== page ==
The Project:


About The Project

The FIDUCIA project
New European Crimes and Trust-based Policy
(1 February 2012 - 31 January 2015) - Project overall budget: 2.7 Million €

FIDUCIA is a research project that will shed light on a number of distinctively “new European” criminal behaviours that have emerged in the last decade as a consequence of technology developments and the increased mobility of populations across Europe.

Proposing new approaches to the regulation of such behaviours, the central idea behind the FIDUCIA project is that public trust (in latin, “fiducia”) in justice is critically important for social regulation, in that it leads to public acceptance of the legitimacy of institutions of justice, and thus to compliance with the law and cooperation with legal authorities. While being highly relevant to responding to “conventional” forms of criminality, trust and legitimacy may be of special significance in the light of “new crimes”.

Several members of the FIDUCIA consortium have developed the idea of trust in justice in the FP7 funded EURO-JUSTIS project. In EURO-JUSTIS it was argued that the absence of reliable indicators of confidence in justice could have the unintended consequence of skewing criminal policies towards shortterm objectives of crime control, at the expense of equally important longerterm objectives relating to fairness, justice and normative compliance. An effective justice system must assess itself not only against narrow criteria of crime control, but against broader criteria relating to people’s trust in justice and their sense of security. In the long term, public compliance with the law depends on the legitimacy of institutions of justice, with institutions commanding legitimacy partly when citizens recognize that the institutions are fair, just and provide public security.

EURO-JUSTIS produced a set of survey indicators of confidence in justice that shed light on the utility of these concepts. The social scientific value of the work was recognised when the indicators were included – after competitive peer review – in the 2010 sweep (Round 5) of the European Social Survey. The resulting data will highlight the importance of trust and legitimacy in public compliance with the law and cooperation with legal authorities.

Against this background, FIDUCIA research will produce an innovative model of “trustbased” policy and related policy recommendations in relation to emerging forms of criminality, to be addressed to Member States and EU institutions. We believe that research can shed new light on complex problems across Europe, helping us understanding problems and develop fresh and evidence led strategies to deal with emerging problems of crime.

Our focus in FIDUCIA is on “trust based” policies, by which we mean approaches to the regulation of behaviour that pay particular attention to the impact of policing (in its broadest sense) on public trust in justice, on public perceptions of the legitimacy of justice institutions, and on people’s consequent commitment to the rule of law. The focus of criminal policy makers should shift from “why people break the law” to “why people obey to the law”.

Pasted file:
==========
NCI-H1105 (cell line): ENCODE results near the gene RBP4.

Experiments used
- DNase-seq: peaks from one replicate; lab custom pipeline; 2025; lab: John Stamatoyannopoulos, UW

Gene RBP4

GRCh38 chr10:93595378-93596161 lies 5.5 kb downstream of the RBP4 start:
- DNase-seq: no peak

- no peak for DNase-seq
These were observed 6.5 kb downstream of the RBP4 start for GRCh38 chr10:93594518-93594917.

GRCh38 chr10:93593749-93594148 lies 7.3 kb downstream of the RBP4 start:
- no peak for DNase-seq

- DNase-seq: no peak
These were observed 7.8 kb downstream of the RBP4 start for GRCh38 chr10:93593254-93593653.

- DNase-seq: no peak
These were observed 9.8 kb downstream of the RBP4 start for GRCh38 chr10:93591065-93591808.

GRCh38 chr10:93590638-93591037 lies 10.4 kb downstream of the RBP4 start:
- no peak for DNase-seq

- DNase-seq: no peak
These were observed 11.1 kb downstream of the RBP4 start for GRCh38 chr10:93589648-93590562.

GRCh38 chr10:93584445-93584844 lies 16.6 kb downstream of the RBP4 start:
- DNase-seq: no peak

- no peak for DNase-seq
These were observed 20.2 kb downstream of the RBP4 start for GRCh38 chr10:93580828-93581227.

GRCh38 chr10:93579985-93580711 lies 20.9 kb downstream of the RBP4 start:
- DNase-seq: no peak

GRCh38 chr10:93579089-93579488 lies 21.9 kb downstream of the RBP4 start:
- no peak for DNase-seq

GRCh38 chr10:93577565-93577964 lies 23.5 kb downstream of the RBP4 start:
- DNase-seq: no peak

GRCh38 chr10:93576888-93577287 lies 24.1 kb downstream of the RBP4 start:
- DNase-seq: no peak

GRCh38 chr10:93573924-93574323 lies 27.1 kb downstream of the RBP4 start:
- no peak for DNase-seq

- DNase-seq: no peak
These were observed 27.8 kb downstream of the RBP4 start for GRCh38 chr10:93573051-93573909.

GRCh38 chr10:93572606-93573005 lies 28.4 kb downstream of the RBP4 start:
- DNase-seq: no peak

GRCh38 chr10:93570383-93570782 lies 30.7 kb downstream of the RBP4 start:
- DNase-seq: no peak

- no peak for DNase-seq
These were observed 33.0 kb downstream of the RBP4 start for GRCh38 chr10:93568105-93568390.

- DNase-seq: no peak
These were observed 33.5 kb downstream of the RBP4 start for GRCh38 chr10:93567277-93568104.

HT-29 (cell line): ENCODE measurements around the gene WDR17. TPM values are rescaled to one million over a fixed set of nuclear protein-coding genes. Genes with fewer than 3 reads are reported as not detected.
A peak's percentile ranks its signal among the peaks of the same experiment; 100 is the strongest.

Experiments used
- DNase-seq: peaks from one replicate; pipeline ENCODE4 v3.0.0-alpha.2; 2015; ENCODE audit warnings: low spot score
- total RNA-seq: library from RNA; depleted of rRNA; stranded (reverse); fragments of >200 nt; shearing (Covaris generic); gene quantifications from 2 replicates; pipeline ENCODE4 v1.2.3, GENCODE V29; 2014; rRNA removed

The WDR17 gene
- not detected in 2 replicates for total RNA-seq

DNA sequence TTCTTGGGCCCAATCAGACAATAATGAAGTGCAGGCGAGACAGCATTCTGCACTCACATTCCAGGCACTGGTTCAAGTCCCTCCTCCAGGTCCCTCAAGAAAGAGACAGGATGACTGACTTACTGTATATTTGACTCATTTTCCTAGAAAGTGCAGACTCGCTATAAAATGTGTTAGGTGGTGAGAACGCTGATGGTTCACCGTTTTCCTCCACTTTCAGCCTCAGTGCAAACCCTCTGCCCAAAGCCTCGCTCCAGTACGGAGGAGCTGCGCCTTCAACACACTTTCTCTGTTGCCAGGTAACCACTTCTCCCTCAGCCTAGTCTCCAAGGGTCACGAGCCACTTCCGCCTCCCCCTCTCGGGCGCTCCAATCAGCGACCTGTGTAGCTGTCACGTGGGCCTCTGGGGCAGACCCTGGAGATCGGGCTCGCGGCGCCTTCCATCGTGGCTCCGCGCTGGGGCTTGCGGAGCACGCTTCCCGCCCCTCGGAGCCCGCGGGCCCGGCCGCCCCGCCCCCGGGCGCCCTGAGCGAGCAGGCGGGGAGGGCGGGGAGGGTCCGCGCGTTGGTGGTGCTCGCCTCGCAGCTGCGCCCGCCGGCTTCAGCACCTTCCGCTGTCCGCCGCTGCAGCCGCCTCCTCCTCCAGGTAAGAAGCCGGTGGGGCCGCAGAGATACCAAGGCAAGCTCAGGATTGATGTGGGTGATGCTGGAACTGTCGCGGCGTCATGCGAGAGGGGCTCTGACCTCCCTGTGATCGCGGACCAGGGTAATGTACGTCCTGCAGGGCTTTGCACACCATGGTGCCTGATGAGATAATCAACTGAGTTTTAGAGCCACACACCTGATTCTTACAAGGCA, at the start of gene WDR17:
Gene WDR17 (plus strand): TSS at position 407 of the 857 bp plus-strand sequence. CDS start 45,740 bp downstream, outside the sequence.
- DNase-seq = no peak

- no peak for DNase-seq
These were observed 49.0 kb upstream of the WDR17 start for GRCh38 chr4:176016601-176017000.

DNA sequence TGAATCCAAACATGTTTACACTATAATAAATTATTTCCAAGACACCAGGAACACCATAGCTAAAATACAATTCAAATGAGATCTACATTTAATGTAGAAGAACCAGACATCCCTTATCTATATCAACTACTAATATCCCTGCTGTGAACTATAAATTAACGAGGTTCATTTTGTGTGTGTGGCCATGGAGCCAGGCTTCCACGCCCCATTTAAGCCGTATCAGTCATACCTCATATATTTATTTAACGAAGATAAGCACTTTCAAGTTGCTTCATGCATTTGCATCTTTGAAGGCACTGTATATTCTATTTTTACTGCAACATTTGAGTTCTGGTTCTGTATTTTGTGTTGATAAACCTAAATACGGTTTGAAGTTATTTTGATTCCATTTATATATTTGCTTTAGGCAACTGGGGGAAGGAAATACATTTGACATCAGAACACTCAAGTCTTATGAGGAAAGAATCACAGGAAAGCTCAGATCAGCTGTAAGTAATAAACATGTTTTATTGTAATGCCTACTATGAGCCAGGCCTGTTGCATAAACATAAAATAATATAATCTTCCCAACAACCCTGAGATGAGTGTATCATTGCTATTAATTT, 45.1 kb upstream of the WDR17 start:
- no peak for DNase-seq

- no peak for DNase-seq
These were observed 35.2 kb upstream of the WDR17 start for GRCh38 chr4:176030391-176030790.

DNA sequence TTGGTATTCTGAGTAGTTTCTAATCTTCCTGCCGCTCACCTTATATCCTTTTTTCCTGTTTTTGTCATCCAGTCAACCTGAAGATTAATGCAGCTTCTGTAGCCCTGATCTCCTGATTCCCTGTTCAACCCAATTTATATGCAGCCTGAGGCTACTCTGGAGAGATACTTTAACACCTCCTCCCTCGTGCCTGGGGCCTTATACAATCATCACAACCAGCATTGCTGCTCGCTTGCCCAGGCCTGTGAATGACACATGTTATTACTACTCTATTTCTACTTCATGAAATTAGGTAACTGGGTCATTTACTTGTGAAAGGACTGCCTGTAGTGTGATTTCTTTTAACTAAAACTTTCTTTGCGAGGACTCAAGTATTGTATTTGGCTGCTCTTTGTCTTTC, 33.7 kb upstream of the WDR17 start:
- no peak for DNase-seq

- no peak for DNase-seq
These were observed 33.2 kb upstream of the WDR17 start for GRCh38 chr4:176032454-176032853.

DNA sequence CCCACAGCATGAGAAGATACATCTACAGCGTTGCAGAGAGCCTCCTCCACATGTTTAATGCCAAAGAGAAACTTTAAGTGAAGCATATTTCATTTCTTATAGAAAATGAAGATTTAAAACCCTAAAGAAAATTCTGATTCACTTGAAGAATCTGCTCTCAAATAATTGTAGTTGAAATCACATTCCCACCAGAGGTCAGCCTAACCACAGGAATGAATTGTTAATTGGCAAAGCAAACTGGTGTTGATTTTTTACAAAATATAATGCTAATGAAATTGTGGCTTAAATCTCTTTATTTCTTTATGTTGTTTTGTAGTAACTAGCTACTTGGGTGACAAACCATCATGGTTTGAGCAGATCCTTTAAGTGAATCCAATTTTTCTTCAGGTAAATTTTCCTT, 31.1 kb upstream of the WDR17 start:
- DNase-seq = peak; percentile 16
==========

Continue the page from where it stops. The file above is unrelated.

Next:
In recognition of important European trends, the special focus of the FIDUCIA project is on new forms of criminality and supranational policies of crimecontrol. The FIDUCIA consortium places special importance on developing concepts of trustbased regulation and on translating these concepts into practical reality by means of a number of recommendations that could trigger a change in direction in European criminal policy.

After an initial phase of stateof the art review, the FIDUCIA project will have two parallel sets of work packages. On the one hand, FIDUCIA proposes the following a series of four case studies of new forms of criminality that reflect – in various ways – the development of supranational structures and processes across the European Union:
- trafficking of human beings;
- trafficking of goods;
- the criminalisation of migration and ethnic minorities;
- cybercrimes.

Each case study will:
• examine the causal dynamics of the type of crime (or family of crimes) under examination;
• assess current (“best” and “worst”) policy responses across Europe and at EU level;
• assess whether there are “trust based” alternatives that might prove more effective; and,
• devise ways of implementing these approaches.

On the other hand, a series of work packages will examine issues of criminalisation (when it is appropriate – or not – to use the criminal law), test the utility of a model of trustbased regulation and explore the dynamics of trust in justice within both the domestic realm (through the 2010 European Social Survey) and at the supranational level (through a new cross national survey).

Finally, the FIDUCIA project will test the central concept (that public trust in justice is critically important for social regulation) in the context of new forms of criminality.